They are not interchangeable on a menu. They are not the same.

Hash browns are shredded potatoes fried in oil until golden brown (disclaimer: hash browns may sometimes be found in patty-form, like McDonald’s.) Home fries are diced potatoes pan-fried until crispy outside and soft inside. Breakfast potatoes are roasted or baked in an oven, usually with garlic, peppers, and onions. There is no gray area here. There is a distinct difference that makes each and every side order unique in its own way. And we are here as advocates to speak up for the voiceless and even the tiniest of spuds in order to put an end to this urgent problem

Exhibit A: Hash Browns

Exhibit B: Home Fries

How to make healthy hash brownsVienna Terrell

Exhibit C: Breakfast Potatoes

Imagine This Scenario.

We love going out for breakfast, but we are both terribly impatient. There’s normal anticipation and then there is the two of us, sitting in a restaurant, staring anxiously as we wait for our waiter to come bring our breakfast food. Imagine Allie Hamilton levels of waiting. By the time the plates hit the table, we’ve written our waiter enough Yelp reviews for a year.

Then, FINALLY the food comes and the disappoint sets in. The potatoes on the plate that has been placed in front of me are not the home fries that the menu claimed to offer, but are hash browns or *god forbid* roasted potatoes.

What does one do in that situation?

Nothing. Absolutely nothing.

It is too late now to say sorry. Now the only thing left to do is to sit in potato-shame and shove your face with hash browns, when all you really wanted were some home fries. But let’s face it, you’re still going to eat them. because potatoes are potatoes, love is love is love is love.

This is not a comparison, or even a ranking of “which breakfast potato is the best.” All three are beautiful, incredible potato creations. This is about something bigger – this is about injustice, not competition. Spread awareness.

How to make healthy hash browns

I absolutely love potatoes. They are one of my favorite food groups, and I eat them about every day. But not having a gallbladder means I have to cut back on the fat. So these are my healthy hash browns that are low in fat if you can believe it!

These hash browns only required 3 ingredients: potatoes, oil, and salt.

Really, the only reason these are low fat are because I don’t cook it with a ton of oil like a lot of other recipes call for.

Now to get down to how it’s made, including all of the tricks I know to make hash browns golden and crispy rather than cooked mush.

What you’ll need

Materials: Ingredients:
– Vegetable peeler
– Cheese grater
– Strainer (or cheesecloth)
– Nonstick frying pan
– 1 or more potatoes (ideally russet)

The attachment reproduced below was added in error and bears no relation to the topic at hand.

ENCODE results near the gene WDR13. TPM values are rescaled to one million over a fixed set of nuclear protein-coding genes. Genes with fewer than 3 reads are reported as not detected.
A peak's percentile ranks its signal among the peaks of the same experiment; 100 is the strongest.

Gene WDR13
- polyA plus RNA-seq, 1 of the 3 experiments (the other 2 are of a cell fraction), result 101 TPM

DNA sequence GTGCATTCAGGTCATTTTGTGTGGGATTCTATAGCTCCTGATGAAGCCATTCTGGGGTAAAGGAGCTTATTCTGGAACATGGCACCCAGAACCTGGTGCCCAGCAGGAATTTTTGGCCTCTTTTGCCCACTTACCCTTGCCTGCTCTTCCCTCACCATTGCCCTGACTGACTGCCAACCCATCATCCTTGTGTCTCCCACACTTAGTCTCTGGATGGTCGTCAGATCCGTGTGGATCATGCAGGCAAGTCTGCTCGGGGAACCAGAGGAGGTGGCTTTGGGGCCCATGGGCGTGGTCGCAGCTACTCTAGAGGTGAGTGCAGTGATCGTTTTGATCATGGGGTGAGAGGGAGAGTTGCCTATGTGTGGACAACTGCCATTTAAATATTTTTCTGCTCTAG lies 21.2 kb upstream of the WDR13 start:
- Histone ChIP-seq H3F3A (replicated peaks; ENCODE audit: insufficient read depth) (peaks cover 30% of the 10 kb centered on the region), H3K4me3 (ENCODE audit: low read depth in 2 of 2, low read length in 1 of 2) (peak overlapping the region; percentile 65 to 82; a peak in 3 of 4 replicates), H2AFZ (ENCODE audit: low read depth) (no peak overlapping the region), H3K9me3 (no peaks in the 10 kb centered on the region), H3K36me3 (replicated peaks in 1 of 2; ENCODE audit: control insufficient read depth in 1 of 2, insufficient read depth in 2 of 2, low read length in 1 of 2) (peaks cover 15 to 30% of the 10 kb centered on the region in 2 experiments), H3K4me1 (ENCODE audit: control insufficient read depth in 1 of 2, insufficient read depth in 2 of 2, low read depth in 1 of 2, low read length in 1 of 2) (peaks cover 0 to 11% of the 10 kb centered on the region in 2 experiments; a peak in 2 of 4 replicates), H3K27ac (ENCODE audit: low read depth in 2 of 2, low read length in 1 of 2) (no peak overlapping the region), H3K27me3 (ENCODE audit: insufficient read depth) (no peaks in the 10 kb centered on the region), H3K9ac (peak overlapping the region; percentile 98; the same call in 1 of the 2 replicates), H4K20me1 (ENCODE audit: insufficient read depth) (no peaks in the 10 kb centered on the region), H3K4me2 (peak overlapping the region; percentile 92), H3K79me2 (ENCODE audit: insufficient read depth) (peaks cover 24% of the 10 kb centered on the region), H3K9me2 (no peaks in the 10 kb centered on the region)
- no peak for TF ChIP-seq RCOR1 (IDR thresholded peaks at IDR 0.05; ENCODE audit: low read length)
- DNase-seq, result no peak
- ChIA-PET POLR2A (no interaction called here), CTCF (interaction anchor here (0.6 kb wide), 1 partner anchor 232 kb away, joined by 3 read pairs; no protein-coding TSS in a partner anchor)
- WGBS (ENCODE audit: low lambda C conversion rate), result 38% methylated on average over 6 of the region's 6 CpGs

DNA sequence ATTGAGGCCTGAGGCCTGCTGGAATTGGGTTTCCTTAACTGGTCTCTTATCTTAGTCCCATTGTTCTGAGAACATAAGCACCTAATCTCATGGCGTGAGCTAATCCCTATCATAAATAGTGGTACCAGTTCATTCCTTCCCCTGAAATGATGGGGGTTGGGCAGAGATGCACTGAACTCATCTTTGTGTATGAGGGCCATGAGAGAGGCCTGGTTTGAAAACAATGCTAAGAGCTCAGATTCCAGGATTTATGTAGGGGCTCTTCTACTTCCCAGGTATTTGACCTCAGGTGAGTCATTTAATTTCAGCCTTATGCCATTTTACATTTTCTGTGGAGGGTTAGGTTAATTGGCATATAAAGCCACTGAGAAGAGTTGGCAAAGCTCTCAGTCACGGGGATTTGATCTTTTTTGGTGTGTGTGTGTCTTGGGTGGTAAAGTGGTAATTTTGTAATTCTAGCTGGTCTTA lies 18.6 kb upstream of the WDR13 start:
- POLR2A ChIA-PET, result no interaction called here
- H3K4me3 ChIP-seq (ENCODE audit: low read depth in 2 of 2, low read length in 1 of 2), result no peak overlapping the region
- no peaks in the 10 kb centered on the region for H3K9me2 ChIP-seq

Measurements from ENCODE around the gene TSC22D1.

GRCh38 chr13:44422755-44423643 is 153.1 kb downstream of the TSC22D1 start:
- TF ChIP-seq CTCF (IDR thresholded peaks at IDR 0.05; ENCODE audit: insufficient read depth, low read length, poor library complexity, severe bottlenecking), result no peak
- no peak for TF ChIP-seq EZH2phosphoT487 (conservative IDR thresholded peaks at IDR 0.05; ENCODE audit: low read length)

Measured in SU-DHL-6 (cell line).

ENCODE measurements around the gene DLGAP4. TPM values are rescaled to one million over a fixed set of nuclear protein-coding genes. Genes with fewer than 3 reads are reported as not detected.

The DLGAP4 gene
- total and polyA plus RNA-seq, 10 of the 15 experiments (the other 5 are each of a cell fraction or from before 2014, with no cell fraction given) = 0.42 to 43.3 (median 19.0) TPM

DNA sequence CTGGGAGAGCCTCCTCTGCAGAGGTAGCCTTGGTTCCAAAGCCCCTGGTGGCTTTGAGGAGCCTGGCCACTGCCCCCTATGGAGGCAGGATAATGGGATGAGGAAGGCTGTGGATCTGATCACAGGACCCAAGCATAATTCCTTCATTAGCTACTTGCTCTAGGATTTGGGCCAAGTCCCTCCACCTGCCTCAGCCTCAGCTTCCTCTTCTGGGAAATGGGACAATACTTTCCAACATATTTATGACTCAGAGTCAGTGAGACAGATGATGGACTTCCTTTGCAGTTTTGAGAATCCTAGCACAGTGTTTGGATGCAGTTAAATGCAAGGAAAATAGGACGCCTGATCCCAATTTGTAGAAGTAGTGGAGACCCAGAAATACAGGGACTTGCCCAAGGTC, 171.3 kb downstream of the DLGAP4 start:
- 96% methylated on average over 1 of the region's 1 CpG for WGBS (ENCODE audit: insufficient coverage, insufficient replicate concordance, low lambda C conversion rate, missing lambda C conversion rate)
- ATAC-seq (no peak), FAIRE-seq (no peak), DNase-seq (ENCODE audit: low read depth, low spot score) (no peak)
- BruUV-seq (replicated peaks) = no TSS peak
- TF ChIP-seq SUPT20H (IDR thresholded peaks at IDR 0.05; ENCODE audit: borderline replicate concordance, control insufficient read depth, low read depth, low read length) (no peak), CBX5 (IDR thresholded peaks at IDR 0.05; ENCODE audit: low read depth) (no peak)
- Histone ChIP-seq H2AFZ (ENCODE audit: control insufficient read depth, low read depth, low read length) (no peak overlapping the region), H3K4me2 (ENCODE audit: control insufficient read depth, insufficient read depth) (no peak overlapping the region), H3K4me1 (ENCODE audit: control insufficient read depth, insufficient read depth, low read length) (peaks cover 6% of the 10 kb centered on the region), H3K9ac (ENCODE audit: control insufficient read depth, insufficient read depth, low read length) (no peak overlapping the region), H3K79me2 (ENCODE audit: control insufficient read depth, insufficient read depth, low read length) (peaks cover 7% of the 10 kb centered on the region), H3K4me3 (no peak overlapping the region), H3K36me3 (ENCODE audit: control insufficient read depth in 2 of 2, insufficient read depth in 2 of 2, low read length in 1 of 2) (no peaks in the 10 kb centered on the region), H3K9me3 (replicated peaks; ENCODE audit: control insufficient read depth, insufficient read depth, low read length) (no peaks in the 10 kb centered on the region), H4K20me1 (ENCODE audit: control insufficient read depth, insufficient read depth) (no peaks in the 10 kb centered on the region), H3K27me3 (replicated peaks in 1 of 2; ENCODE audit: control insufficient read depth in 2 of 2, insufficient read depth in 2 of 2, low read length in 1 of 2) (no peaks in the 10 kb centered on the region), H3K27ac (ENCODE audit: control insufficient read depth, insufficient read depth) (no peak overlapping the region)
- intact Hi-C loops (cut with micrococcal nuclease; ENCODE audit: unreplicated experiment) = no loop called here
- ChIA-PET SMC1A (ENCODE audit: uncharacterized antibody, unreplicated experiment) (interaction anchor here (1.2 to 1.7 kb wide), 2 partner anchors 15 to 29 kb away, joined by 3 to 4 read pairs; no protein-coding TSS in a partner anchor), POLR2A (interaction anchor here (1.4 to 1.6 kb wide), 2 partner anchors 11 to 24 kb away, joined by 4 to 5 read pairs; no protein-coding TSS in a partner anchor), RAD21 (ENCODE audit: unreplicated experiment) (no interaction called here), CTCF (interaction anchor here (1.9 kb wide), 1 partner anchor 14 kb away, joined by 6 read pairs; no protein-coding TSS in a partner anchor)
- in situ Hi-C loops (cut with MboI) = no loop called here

– Salt
– Pepper
– Vegetable oil (I use sunflower)

How To Make These Healthy Hash Browns

To start, clean off the potato. Make sure you wash it, because it’s been growing in the dirt with fertilizer. If you peel it without washing, everything on the outside will then be transferred to the part of the potato you’ll be eating.

How to make healthy hash browns

Using a mini cheese grater that I have access to

Peel the potato, then proceed to grate the potato on the cheese grater, using the largest holes. Place the grated potato into cheesecloth (or a fine strainer).

How to make healthy hash browns

RINSE OFF the grated potato! It seems so odd to say this, because you’ve already rinsed the outside off, right? But rinsing off gets rid of some of the excess starch, and makes it crisp better. It also means that the potato doesn’t turn purple once it hits the air. I suggest rinsing until the water runs clear out of the strainer. This is one tip I’ve learned over the years of making hash browns.

Next, you want to remove some of the excess water. This is also one of the most important steps in making hash browns, otherwise they will become soggy while cooking.

There are different ways to remove the excess liquid, and I’ll tell you mine – I typically just pick up a handful of the grated potato and squeeze out some of the liquid over the sink, and repeat until all of it has had the excess removed. If you’d try to get even more liquid out, wrap the potatoes in a dishcloth or in your cheesecloth and squeeze until no more liquid is expelled.

The more water that gets removed, the crispier the potato will get in the frying process!

Now is the time to salt and pepper, mixing in any other desired spices, stirring to combine.

Cooking time

Heat oil (I use about 1-2 tsp to start) on medium-high heat in a nonstick pan. Using a pan that’s nonstick (or one you’ve seasoned) is key. Otherwise the potato will just stick to the pan and you’ll end up with one burned side, and one raw side. Test the oil is ready to go by dripping a drop of water in. If it sizzles, it’s time to cook the hash browns.

If it doesn’t, give it another minute and try again.

How to make healthy hash browns

Gently put the grated potato into the oil, lowering the heat to medium-high. If you’ve got a small pan, or a lot of potato, do in rounds – otherwise the center will be mush after cooking.

Ensure it’s evenly spread and not too thick. Next is a trick I actually learned on The Chef Show. What you want to do is split it into smaller pieces – I split the hash browns into fourths, so that it’s easier to flip. At the same time, take a spatula and run it underneath the hash browns gently, ensuring none of them are stuck to the bottom.

Press down on the potatoes with your spatula few minutes into the cooking, so that the starch will glue all of the grated potato pieces together.

Healthy hash browns require PATIENCE. This is typically where I fail with making them. It’s the time to step away and allow them to cook. For 5-10 minutes on each side. I’ve had a hard time with patience and hash browns, thinking I need to flip them often. You don’t. The more they get flipped, the more likely they are to not coagulate into hash browns, and more likely to stick to the bottom of the pan. Neither of these are optimal results.